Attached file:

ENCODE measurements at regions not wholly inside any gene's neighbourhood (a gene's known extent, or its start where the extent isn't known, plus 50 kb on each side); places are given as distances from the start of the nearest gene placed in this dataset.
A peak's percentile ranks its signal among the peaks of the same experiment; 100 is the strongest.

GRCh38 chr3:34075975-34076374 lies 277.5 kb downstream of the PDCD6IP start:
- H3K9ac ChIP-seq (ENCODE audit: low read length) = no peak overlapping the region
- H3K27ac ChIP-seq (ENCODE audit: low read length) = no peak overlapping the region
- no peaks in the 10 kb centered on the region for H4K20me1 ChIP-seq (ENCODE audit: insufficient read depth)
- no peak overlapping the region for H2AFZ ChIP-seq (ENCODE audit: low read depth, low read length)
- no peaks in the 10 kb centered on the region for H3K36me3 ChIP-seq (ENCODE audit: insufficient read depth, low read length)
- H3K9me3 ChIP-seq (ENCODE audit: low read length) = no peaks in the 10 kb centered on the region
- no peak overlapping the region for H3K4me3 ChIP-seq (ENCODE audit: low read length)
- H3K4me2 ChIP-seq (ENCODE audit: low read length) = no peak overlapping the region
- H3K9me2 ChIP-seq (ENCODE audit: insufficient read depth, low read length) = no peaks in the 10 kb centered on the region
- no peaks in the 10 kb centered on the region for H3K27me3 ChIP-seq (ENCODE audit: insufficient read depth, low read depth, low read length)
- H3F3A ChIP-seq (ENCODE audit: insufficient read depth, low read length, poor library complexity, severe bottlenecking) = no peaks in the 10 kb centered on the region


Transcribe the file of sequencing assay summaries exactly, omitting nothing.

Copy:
ENCODE measurements at regions not wholly inside any gene's neighbourhood (a gene's known extent, or its start where the extent isn't known, plus 50 kb on each side); places are given as distances from the start of the nearest gene placed in this dataset.
A peak's percentile ranks its signal among the peaks of the same experiment; 100 is the strongest.

GRCh38 chr3:34075975-34076374 lies 277.5 kb downstream of the PDCD6IP start:
- H3K9ac ChIP-seq (ENCODE audit: low read length) = no peak overlapping the region
- H3K27ac ChIP-seq (ENCODE audit: low read length) = no peak overlapping the region
- no peaks in the 10 kb centered on the region for H4K20me1 ChIP-seq (ENCODE audit: insufficient read depth)
- no peak overlapping the region for H2AFZ ChIP-seq (ENCODE audit: low read depth, low read length)
- no peaks in the 10 kb centered on the region for H3K36me3 ChIP-seq (ENCODE audit: insufficient read depth, low read length)
- H3K9me3 ChIP-seq (ENCODE audit: low read length) = no peaks in the 10 kb centered on the region
- no peak overlapping the region for H3K4me3 ChIP-seq (ENCODE audit: low read length)
- H3K4me2 ChIP-seq (ENCODE audit: low read length) = no peak overlapping the region
- H3K9me2 ChIP-seq (ENCODE audit: insufficient read depth, low read length) = no peaks in the 10 kb centered on the region
- no peaks in the 10 kb centered on the region for H3K27me3 ChIP-seq (ENCODE audit: insufficient read depth, low read depth, low read length)
- H3F3A ChIP-seq (ENCODE audit: insufficient read depth, low read length, poor library complexity, severe bottlenecking) = no peaks in the 10 kb centered on the region